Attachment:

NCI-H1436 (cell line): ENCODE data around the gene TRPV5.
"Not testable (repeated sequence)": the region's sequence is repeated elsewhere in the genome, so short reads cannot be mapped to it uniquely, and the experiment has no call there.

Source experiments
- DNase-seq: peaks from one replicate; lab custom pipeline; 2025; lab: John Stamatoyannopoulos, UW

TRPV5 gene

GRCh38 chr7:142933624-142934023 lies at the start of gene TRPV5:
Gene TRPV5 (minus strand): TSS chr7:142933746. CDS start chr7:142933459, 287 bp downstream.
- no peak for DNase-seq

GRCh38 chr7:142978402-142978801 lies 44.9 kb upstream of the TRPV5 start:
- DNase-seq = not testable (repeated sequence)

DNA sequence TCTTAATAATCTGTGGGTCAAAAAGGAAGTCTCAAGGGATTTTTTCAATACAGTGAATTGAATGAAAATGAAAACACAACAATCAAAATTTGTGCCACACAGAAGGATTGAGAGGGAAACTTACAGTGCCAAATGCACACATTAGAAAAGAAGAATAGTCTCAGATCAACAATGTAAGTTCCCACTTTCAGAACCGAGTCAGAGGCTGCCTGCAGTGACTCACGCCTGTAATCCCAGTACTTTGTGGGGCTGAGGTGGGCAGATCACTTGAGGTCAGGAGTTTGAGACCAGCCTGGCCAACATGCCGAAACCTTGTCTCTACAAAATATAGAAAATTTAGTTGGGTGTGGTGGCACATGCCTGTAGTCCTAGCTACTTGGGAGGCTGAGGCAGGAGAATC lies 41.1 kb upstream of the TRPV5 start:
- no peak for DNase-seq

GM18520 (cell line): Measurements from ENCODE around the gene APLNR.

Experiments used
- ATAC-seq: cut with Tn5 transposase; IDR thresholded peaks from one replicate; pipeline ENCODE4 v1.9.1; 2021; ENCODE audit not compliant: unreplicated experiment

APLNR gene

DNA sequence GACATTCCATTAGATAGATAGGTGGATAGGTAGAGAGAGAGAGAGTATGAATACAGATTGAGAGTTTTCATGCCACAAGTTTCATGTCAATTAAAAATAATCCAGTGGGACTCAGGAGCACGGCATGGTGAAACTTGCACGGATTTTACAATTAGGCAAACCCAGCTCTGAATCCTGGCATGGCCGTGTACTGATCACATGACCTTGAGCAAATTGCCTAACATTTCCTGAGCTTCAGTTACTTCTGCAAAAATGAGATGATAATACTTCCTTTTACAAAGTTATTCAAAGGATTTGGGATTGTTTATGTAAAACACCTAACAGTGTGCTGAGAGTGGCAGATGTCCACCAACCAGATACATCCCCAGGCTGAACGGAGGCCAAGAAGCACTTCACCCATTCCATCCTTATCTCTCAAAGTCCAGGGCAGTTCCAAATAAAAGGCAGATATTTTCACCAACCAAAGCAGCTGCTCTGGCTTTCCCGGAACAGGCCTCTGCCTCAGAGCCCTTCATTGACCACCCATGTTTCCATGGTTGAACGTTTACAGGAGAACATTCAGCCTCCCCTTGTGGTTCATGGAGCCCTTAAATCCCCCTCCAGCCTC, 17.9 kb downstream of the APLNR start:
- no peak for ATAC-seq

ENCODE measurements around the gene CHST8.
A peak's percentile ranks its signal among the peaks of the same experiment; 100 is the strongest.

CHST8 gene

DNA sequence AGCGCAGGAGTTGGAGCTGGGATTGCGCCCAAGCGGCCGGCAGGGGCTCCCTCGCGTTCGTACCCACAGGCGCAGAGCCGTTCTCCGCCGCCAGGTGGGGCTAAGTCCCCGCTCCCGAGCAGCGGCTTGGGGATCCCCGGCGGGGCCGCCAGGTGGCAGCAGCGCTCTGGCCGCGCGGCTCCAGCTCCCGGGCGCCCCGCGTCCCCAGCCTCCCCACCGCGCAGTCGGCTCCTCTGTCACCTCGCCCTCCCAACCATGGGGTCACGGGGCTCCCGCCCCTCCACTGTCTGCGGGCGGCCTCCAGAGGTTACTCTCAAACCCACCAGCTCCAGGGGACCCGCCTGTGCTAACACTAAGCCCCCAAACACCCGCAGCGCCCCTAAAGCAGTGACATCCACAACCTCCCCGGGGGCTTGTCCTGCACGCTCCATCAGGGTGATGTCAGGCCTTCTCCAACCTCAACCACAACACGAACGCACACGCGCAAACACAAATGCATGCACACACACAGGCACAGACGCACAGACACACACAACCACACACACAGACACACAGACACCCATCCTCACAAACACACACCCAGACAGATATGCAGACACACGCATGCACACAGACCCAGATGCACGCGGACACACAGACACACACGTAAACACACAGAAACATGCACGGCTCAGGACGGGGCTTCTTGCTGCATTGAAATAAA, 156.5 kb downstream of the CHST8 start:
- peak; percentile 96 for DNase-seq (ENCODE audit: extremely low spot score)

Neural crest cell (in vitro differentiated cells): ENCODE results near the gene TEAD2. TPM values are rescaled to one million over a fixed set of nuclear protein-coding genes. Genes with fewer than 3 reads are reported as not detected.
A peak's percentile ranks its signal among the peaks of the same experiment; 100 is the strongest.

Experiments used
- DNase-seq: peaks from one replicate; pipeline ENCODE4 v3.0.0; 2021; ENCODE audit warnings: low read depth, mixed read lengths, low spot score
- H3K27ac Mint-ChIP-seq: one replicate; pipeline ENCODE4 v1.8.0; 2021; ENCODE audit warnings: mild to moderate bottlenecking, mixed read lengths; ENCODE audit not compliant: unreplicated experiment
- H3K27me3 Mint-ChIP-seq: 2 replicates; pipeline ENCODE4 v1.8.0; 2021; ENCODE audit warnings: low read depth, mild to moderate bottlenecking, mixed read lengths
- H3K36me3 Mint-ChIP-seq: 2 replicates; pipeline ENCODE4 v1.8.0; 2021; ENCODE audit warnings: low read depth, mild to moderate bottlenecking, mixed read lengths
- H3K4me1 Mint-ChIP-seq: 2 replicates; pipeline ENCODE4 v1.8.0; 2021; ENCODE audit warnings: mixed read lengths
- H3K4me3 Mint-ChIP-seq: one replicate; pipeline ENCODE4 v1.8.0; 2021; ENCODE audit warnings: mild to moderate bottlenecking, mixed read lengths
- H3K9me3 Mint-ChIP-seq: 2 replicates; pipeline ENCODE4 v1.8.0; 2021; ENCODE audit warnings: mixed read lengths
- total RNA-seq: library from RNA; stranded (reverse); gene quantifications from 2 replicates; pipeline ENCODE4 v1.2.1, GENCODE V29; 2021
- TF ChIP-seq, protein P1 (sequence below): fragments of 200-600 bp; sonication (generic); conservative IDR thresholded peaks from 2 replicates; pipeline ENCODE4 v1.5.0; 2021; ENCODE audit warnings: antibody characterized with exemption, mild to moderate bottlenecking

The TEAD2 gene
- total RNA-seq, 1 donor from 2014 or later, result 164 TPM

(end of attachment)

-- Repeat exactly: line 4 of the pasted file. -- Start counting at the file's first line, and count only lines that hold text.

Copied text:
- DNase-seq: peaks from one replicate; lab custom pipeline; 2025; lab: John Stamatoyannopoulos, UW